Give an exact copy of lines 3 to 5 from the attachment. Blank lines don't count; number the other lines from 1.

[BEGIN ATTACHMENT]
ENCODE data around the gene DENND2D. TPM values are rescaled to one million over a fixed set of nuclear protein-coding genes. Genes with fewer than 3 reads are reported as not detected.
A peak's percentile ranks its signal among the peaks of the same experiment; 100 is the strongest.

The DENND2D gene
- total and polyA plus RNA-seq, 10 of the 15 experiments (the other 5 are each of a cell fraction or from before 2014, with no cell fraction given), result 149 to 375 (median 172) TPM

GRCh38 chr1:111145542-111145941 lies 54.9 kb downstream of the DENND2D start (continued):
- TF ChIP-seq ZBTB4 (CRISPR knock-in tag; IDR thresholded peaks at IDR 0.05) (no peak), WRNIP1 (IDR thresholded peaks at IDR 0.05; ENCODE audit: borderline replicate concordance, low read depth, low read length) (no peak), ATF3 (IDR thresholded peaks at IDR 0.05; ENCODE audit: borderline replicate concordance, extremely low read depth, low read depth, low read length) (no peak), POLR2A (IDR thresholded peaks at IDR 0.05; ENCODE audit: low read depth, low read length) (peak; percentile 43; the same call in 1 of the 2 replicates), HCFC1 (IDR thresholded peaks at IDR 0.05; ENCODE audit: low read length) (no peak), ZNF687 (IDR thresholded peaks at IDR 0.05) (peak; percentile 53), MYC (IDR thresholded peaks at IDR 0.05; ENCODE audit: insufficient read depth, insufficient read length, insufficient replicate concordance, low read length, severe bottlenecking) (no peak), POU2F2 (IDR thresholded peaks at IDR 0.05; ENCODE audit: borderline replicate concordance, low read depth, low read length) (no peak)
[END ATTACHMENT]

The DENND2D gene
- total and polyA plus RNA-seq, 10 of the 15 experiments (the other 5 are each of a cell fraction or from before 2014, with no cell fraction given), result 149 to 375 (median 172) TPM

GRCh38 chr1:111145542-111145941 lies 54.9 kb downstream of the DENND2D start (continued):